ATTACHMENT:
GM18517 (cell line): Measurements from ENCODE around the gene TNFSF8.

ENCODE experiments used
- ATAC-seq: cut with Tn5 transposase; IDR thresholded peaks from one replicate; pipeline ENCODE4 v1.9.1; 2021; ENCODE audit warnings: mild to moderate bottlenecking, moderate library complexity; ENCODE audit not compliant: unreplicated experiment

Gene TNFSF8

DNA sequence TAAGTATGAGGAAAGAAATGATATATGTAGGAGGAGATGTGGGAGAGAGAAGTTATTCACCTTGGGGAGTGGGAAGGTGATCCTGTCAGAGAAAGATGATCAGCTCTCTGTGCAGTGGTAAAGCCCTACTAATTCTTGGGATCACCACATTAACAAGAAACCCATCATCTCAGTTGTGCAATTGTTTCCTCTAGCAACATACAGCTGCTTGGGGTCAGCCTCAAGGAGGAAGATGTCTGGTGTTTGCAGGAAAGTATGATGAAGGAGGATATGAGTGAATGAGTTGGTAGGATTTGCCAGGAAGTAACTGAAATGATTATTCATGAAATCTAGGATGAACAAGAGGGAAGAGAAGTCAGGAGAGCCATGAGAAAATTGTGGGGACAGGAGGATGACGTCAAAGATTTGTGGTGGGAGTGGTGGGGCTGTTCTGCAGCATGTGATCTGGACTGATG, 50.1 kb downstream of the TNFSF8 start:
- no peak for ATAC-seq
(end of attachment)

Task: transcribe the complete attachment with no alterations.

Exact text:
GM18517 (cell line): Measurements from ENCODE around the gene TNFSF8.

ENCODE experiments used
- ATAC-seq: cut with Tn5 transposase; IDR thresholded peaks from one replicate; pipeline ENCODE4 v1.9.1; 2021; ENCODE audit warnings: mild to moderate bottlenecking, moderate library complexity; ENCODE audit not compliant: unreplicated experiment

Gene TNFSF8

DNA sequence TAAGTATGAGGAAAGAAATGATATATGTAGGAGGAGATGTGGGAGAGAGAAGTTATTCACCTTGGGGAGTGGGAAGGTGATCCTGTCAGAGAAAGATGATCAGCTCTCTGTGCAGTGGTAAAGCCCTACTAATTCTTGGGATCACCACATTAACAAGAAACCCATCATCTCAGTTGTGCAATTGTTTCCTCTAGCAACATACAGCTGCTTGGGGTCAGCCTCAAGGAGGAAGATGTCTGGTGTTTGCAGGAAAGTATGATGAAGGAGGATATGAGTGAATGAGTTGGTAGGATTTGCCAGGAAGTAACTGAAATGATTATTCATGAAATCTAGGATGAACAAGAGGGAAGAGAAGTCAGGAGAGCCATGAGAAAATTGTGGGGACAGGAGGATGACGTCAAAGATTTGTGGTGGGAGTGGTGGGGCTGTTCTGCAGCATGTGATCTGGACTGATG, 50.1 kb downstream of the TNFSF8 start:
- no peak for ATAC-seq